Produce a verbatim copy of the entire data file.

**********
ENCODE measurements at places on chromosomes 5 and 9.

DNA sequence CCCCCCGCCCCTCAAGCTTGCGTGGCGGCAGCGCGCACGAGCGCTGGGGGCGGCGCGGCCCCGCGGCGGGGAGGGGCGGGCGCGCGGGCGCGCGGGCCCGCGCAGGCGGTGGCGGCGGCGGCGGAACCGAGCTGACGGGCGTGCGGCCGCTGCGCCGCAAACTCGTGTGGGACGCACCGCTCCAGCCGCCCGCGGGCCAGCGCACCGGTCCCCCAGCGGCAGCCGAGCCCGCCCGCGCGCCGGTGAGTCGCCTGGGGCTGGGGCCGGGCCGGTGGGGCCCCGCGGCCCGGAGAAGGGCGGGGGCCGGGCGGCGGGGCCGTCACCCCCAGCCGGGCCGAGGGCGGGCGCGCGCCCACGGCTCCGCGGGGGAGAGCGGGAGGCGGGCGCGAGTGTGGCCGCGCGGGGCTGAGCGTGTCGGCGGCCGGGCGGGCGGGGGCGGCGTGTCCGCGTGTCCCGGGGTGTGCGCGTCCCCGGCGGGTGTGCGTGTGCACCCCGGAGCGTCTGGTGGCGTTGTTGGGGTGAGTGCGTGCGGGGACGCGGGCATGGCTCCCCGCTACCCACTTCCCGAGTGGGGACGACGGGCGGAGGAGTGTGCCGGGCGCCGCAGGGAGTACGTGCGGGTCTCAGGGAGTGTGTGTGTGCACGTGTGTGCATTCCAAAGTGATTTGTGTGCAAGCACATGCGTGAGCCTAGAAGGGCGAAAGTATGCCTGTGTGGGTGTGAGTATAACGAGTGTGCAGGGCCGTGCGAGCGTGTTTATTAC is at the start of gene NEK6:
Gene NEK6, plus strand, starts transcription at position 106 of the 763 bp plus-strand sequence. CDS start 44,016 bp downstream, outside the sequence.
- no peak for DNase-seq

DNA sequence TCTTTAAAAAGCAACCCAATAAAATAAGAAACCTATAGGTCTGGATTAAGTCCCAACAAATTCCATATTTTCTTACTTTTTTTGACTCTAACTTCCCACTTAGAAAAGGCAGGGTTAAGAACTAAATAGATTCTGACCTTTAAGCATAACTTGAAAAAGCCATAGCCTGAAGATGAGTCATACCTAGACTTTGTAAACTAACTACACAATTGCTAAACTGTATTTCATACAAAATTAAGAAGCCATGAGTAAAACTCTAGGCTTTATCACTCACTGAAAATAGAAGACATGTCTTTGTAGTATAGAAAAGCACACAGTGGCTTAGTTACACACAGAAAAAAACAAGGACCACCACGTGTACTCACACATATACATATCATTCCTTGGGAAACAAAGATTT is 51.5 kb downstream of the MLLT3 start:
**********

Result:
ENCODE measurements at places on chromosomes 5 and 9.

DNA sequence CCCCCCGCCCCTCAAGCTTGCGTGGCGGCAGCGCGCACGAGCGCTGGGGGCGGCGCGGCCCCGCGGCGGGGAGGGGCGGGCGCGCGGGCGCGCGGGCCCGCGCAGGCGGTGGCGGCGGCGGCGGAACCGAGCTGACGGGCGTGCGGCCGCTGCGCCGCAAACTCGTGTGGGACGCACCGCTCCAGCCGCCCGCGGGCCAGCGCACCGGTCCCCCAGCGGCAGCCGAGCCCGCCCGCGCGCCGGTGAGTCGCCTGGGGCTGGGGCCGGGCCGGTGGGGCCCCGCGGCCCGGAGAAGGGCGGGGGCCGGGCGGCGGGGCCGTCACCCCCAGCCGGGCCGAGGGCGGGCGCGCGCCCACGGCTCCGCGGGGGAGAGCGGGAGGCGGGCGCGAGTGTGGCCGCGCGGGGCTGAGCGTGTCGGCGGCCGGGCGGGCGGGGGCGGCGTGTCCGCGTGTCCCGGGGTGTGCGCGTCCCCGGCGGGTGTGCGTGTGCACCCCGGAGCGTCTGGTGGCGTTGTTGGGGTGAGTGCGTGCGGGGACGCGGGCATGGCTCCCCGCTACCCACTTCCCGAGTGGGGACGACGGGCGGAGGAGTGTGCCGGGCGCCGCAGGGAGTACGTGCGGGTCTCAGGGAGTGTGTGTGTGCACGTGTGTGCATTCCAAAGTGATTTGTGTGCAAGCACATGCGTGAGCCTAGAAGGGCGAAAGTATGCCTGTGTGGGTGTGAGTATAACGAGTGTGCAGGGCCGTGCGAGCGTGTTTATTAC is at the start of gene NEK6:
Gene NEK6, plus strand, starts transcription at position 106 of the 763 bp plus-strand sequence. CDS start 44,016 bp downstream, outside the sequence.
- no peak for DNase-seq

DNA sequence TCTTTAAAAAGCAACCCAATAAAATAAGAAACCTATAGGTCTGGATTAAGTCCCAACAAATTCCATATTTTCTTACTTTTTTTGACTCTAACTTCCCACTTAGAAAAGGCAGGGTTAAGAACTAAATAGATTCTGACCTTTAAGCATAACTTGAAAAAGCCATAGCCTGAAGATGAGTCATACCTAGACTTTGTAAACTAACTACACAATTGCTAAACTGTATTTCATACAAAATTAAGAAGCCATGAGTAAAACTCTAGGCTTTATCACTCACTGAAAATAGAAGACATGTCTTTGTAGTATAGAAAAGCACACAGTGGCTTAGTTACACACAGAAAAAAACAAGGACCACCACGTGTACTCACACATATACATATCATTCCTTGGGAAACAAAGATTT is 51.5 kb downstream of the MLLT3 start: